A New Way for the New Left

A schism among the left has been revealed, buried in the controversy over how so-called "reform" organizations should handle the appearance of campaign finance malfeasance by Senator John McCain.

At the heart of the split is the embrace of money and speech in politics by the new left to remove the "improper influence of money from politics" by "empower[ing] the public with open systems and tools for making changes at the ballot box."

Meanwhile, the old guard remains hopelessly lost by insisting on ever tightening regulation, which really serves as a "vaunted electoral protection program" that "rejects politics."

Writing at openleft.com, Matt Stoller declares that the basic theory used by proponents of campaign finance regulation "has been explicitly proved wrong at every turn."  While Stoller singles out Common Cause, his critique can be spread fairly across the entire speech regulation community.

As proof of the failure of regulation, Stoller highlights that, "They [Common Cause]believe that placing restrictions on the flow of money into politics is a strategy to end corruption, and yet since their foundation in the early 1970s, the number of lobbyists has radically increased and the influence of money has grown by leaps and bounds regardless and sometimes because of the restrictions the group put in place."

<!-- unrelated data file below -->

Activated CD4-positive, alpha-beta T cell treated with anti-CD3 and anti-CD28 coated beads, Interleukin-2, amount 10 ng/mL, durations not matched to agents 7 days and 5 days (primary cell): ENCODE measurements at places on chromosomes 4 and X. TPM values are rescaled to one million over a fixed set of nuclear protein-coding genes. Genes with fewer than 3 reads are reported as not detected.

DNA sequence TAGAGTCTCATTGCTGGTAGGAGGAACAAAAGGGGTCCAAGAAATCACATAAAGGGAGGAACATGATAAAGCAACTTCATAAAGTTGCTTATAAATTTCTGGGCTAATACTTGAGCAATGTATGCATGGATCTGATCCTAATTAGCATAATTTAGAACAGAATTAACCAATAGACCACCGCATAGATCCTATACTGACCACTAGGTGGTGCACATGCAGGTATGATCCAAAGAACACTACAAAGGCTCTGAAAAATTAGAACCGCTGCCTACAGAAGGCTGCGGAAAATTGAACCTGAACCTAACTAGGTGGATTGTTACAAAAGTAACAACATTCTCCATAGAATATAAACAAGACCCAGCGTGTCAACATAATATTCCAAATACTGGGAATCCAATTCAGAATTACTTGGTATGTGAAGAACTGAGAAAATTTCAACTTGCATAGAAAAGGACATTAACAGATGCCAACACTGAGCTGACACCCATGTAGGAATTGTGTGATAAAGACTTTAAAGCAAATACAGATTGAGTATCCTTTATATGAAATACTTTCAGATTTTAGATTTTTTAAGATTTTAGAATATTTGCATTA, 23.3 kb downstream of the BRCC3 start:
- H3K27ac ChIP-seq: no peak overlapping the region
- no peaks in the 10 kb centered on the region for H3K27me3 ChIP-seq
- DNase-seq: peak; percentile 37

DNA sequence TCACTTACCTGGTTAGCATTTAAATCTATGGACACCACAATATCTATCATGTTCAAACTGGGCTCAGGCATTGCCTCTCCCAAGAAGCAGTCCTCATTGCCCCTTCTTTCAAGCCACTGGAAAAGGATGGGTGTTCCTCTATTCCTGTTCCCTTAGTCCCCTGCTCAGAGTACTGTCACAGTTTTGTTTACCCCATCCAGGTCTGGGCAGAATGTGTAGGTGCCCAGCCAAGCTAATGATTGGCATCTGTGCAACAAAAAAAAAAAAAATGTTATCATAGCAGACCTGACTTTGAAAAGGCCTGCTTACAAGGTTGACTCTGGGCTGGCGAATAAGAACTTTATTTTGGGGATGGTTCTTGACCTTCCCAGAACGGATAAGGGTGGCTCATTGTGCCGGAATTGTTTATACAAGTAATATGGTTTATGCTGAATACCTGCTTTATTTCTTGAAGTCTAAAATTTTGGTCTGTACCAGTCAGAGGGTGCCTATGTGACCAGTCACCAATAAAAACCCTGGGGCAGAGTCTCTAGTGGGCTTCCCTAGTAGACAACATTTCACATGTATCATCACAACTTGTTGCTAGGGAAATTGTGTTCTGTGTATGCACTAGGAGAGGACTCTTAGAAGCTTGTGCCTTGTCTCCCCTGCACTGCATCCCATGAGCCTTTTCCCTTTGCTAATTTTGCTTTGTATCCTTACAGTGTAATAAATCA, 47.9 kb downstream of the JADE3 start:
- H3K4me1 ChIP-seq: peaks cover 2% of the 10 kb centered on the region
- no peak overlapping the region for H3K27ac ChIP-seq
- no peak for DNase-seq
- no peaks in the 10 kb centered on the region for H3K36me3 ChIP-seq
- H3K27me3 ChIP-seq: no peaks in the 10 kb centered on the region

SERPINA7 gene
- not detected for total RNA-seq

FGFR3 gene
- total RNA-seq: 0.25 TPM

Instead of muzzling speech, Stoller embraces speech by writing, "It’s other groups, like Public Knowledge, Actblue, Color of Change, Moveon, and Free Press, who have taken up the mantle of Common Cause and embarked on a different route to removing the improper influence of money from politics.  And that is to empower the public with open systems and tools for making changes at the ballot box.  As long as the public tolerates corruption, it will continue… We can win that fight by persuading people to vote for their values and by organizing."

The new left has embraced the notion that the best way to combat speech is with more speech.

Out with the old and in with the new.

The Center for Competitive Politics is now the Institute for Free Speech.